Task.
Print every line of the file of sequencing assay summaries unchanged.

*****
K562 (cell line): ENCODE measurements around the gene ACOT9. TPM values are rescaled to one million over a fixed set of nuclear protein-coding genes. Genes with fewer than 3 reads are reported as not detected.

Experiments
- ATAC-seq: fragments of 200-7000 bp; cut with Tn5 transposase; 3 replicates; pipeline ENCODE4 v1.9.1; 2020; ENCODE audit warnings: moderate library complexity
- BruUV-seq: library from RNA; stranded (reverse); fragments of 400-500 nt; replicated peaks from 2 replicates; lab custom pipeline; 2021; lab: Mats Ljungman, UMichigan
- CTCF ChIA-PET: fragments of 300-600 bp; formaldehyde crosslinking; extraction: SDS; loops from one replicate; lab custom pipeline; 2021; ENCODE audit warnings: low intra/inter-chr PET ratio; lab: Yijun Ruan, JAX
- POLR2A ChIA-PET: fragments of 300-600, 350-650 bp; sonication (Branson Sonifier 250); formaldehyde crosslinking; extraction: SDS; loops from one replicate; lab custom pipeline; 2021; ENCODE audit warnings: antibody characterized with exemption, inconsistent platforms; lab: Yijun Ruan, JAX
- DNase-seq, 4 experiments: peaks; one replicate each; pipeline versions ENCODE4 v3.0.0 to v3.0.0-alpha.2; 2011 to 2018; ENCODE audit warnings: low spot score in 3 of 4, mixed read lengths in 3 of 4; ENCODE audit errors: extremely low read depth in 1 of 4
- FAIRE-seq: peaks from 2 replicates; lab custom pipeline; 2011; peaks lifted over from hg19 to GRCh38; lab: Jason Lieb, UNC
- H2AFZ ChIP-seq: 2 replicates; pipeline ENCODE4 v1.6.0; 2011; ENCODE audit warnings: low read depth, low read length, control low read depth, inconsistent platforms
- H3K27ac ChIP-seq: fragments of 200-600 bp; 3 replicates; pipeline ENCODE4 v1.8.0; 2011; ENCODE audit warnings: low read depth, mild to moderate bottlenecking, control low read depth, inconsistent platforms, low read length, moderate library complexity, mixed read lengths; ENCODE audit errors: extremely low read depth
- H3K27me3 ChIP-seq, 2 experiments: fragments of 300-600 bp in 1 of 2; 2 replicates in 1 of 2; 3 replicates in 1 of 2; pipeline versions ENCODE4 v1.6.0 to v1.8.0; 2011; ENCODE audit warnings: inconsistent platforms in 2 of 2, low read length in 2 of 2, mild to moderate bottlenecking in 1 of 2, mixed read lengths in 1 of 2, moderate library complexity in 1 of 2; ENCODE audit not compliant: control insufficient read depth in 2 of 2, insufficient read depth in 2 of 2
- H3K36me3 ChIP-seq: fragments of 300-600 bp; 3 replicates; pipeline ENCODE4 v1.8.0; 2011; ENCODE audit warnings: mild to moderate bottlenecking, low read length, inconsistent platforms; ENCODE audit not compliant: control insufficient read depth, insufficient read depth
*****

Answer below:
K562 (cell line): ENCODE measurements around the gene ACOT9. TPM values are rescaled to one million over a fixed set of nuclear protein-coding genes. Genes with fewer than 3 reads are reported as not detected.

Experiments
- ATAC-seq: fragments of 200-7000 bp; cut with Tn5 transposase; 3 replicates; pipeline ENCODE4 v1.9.1; 2020; ENCODE audit warnings: moderate library complexity
- BruUV-seq: library from RNA; stranded (reverse); fragments of 400-500 nt; replicated peaks from 2 replicates; lab custom pipeline; 2021; lab: Mats Ljungman, UMichigan
- CTCF ChIA-PET: fragments of 300-600 bp; formaldehyde crosslinking; extraction: SDS; loops from one replicate; lab custom pipeline; 2021; ENCODE audit warnings: low intra/inter-chr PET ratio; lab: Yijun Ruan, JAX
- POLR2A ChIA-PET: fragments of 300-600, 350-650 bp; sonication (Branson Sonifier 250); formaldehyde crosslinking; extraction: SDS; loops from one replicate; lab custom pipeline; 2021; ENCODE audit warnings: antibody characterized with exemption, inconsistent platforms; lab: Yijun Ruan, JAX
- DNase-seq, 4 experiments: peaks; one replicate each; pipeline versions ENCODE4 v3.0.0 to v3.0.0-alpha.2; 2011 to 2018; ENCODE audit warnings: low spot score in 3 of 4, mixed read lengths in 3 of 4; ENCODE audit errors: extremely low read depth in 1 of 4
- FAIRE-seq: peaks from 2 replicates; lab custom pipeline; 2011; peaks lifted over from hg19 to GRCh38; lab: Jason Lieb, UNC
- H2AFZ ChIP-seq: 2 replicates; pipeline ENCODE4 v1.6.0; 2011; ENCODE audit warnings: low read depth, low read length, control low read depth, inconsistent platforms
- H3K27ac ChIP-seq: fragments of 200-600 bp; 3 replicates; pipeline ENCODE4 v1.8.0; 2011; ENCODE audit warnings: low read depth, mild to moderate bottlenecking, control low read depth, inconsistent platforms, low read length, moderate library complexity, mixed read lengths; ENCODE audit errors: extremely low read depth
- H3K27me3 ChIP-seq, 2 experiments: fragments of 300-600 bp in 1 of 2; 2 replicates in 1 of 2; 3 replicates in 1 of 2; pipeline versions ENCODE4 v1.6.0 to v1.8.0; 2011; ENCODE audit warnings: inconsistent platforms in 2 of 2, low read length in 2 of 2, mild to moderate bottlenecking in 1 of 2, mixed read lengths in 1 of 2, moderate library complexity in 1 of 2; ENCODE audit not compliant: control insufficient read depth in 2 of 2, insufficient read depth in 2 of 2
- H3K36me3 ChIP-seq: fragments of 300-600 bp; 3 replicates; pipeline ENCODE4 v1.8.0; 2011; ENCODE audit warnings: mild to moderate bottlenecking, low read length, inconsistent platforms; ENCODE audit not compliant: control insufficient read depth, insufficient read depth